Oil prices fell on Friday amid worries that Washington will not act in time to stop the United States from going over the "fiscal cliff" by an end-of-year deadline.
New York's main contract, West Texas Intermediate (WTI) for February delivery, fell $1.47 cents to settle at $88.66 a barrel.
Brent North Sea crude for February delivery dipped $1.23 to close at $108.97 a barrel in London trade.
The United States risks falling off the so-called fiscal cliff in the absence of a political compromise to avert a series of tax hikes and spending cuts from taking effect in January.
Experts say going over the cliff could push the world's biggest economy back into recession.
Investors have "real fear of the potential to go off the fiscal cliff," said Robert Yawger of Mizuho Securities USA.
If investor concern mounts "the stock market could slide rather aggressively," he said, adding that he believed crude "will be at the mercy of the equity market."
Crude prices rose earlier in the week on a sharper-than-expected fall in US crude inventories and as lawmakers appeared to make headway on a compromise.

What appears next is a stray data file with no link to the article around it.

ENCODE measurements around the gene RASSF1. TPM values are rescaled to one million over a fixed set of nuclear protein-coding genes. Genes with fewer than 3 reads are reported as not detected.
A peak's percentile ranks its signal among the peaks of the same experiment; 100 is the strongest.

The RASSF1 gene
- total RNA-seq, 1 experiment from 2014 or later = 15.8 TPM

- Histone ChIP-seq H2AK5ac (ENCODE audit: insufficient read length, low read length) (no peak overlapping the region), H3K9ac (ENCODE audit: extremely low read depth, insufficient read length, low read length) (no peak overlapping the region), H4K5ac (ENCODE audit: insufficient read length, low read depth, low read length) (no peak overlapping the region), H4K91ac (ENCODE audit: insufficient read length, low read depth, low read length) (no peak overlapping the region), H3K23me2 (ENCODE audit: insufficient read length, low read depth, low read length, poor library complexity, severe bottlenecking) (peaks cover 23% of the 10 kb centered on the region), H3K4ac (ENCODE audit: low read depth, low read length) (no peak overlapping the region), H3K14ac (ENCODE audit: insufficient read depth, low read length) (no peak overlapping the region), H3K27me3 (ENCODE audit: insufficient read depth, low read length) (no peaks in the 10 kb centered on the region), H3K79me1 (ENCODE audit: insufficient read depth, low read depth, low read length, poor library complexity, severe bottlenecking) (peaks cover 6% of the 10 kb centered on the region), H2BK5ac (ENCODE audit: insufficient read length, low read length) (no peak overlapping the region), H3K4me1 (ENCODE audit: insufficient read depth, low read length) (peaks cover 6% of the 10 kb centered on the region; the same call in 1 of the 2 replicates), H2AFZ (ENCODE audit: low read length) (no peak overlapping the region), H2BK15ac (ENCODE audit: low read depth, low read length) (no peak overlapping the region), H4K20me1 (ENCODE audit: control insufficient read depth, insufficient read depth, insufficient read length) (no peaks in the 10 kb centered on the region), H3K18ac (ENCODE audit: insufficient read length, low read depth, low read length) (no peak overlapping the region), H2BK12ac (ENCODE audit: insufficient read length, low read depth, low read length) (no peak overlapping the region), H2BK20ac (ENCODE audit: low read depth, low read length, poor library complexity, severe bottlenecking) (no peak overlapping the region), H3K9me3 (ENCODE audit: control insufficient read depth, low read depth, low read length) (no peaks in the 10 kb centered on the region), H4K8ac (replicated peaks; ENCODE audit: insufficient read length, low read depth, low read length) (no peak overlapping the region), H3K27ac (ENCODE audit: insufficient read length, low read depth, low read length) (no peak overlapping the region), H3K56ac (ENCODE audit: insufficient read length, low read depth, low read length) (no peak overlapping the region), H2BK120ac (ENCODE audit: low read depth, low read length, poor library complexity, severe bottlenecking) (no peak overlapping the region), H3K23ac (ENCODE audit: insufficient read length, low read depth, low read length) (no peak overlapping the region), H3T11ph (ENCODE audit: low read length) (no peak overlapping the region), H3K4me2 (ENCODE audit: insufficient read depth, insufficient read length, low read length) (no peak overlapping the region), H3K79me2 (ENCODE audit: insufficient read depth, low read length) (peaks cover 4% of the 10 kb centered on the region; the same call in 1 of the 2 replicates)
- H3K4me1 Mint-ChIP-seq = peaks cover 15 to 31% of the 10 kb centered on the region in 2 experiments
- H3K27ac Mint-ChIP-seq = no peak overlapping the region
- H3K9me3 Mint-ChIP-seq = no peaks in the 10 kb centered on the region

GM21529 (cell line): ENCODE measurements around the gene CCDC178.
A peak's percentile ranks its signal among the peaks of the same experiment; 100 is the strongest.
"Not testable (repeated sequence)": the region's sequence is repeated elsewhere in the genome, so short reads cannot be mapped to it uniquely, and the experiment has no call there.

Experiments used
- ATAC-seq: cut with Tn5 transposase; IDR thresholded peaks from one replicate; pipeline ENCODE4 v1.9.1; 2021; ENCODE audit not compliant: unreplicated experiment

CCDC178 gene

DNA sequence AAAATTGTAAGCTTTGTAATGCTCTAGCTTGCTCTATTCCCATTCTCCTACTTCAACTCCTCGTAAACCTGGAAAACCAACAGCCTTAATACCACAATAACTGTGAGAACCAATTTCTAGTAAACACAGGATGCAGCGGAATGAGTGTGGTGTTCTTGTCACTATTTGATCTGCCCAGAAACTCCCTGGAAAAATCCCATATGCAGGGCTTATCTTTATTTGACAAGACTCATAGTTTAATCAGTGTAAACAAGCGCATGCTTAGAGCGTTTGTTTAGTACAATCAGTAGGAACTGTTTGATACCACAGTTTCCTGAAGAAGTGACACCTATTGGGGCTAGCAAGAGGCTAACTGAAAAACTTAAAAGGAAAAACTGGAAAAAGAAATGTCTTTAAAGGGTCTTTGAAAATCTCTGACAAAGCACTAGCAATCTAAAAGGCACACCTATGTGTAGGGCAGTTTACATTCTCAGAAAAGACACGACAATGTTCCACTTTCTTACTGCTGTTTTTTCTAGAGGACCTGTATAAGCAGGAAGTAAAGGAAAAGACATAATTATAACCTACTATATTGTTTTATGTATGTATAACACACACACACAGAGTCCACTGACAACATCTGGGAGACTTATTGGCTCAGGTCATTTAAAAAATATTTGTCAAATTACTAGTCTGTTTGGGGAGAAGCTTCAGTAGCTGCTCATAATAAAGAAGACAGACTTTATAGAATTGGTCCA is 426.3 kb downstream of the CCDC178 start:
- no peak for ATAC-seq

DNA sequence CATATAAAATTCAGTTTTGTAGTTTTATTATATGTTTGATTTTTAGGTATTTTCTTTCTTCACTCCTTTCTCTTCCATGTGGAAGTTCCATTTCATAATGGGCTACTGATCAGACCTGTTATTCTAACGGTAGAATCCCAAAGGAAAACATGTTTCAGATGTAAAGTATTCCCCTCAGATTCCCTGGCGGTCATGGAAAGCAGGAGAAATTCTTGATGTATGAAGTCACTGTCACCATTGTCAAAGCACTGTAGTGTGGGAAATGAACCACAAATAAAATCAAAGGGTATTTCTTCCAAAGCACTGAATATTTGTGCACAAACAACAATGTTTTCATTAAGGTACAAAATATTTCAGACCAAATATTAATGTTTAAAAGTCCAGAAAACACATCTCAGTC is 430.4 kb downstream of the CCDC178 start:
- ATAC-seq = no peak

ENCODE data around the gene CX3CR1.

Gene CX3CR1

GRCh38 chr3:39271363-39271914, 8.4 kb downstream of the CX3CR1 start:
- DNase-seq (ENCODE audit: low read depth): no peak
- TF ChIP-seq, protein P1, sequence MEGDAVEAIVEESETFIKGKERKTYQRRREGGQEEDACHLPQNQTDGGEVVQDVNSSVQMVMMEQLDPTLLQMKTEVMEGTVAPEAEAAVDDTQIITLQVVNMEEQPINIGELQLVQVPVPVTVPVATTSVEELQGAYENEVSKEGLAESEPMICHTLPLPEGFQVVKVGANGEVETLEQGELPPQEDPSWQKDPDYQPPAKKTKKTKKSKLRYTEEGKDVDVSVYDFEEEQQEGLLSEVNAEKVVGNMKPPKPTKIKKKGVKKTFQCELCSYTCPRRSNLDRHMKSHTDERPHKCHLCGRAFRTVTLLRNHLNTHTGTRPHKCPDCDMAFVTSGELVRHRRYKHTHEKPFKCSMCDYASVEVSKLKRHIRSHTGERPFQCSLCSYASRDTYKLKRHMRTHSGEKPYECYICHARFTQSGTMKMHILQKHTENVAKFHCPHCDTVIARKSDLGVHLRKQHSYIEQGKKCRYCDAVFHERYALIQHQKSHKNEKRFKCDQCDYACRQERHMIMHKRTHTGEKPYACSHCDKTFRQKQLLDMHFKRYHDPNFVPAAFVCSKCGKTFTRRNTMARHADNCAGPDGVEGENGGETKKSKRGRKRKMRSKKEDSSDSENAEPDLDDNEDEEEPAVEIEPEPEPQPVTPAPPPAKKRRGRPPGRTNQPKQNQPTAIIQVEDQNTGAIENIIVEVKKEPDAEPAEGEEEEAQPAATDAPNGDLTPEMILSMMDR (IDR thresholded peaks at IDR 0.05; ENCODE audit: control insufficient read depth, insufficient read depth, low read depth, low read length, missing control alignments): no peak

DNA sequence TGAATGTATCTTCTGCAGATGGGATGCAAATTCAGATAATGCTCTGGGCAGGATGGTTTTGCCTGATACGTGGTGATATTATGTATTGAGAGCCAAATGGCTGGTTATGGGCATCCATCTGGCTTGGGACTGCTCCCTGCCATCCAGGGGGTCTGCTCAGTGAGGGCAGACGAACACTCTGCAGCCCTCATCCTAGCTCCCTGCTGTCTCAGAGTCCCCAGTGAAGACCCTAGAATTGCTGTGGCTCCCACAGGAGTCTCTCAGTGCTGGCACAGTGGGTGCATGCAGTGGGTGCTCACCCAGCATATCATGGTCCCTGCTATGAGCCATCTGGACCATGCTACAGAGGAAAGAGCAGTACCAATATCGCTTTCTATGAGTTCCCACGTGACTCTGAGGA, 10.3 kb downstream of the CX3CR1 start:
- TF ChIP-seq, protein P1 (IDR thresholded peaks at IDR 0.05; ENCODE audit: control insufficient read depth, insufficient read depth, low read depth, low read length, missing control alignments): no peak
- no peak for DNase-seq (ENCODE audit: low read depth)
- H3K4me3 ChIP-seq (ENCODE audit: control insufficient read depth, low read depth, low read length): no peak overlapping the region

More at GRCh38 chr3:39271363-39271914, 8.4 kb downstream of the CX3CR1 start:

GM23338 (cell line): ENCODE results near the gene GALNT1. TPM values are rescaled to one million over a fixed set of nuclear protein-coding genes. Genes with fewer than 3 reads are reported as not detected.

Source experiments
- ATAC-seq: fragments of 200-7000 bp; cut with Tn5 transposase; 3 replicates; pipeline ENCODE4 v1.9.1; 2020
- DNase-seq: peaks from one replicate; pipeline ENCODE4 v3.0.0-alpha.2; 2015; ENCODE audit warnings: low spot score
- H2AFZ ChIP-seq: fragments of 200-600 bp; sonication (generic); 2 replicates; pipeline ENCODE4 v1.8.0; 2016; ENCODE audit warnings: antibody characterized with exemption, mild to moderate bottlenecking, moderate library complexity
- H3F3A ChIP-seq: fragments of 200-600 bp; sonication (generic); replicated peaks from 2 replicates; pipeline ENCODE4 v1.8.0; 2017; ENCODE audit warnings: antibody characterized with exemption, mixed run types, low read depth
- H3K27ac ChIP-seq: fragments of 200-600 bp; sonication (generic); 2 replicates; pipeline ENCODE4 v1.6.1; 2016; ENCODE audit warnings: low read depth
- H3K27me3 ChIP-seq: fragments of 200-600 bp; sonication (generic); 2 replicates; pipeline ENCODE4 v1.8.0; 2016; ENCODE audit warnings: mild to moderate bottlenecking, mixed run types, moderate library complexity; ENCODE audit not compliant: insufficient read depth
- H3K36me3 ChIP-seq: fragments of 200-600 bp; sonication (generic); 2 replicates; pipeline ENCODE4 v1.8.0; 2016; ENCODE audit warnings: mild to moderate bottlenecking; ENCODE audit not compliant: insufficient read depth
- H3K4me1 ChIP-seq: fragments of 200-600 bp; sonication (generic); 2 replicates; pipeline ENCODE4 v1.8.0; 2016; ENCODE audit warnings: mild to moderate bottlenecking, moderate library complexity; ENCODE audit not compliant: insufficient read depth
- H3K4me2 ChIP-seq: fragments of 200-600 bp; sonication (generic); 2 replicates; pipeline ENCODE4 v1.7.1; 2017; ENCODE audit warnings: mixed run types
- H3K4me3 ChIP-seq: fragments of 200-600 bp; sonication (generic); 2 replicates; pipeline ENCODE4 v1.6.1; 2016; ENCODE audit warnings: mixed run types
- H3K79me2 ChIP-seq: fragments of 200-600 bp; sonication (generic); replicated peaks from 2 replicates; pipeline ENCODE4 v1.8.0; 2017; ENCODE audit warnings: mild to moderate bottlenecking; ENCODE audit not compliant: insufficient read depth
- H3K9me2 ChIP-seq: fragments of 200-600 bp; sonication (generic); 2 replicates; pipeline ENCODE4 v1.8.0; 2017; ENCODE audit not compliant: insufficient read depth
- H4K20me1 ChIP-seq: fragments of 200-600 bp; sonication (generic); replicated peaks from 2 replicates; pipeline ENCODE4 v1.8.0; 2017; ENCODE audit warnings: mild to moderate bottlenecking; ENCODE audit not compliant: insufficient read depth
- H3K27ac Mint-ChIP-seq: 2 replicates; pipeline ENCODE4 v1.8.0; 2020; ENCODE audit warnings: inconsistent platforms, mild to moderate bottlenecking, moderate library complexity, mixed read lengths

Late Thursday, however, a Republican plan to let tax breaks expire on US millionaires collapsed when it failed to earn enough party support, leaving talks up in the air.
The tax bid, presented by top Republican John Boehner, was part of an overall offer to President Barack Obama that would raise some $1 trillion in tax revenue -- mostly through closing loopholes and ending certain deductions -- and another $1 trillion in spending cuts, including slashes to some entitlements like Medicare.
Republican leaders said Friday they were not walking away from negotiations. Still, a compromise remains elusive.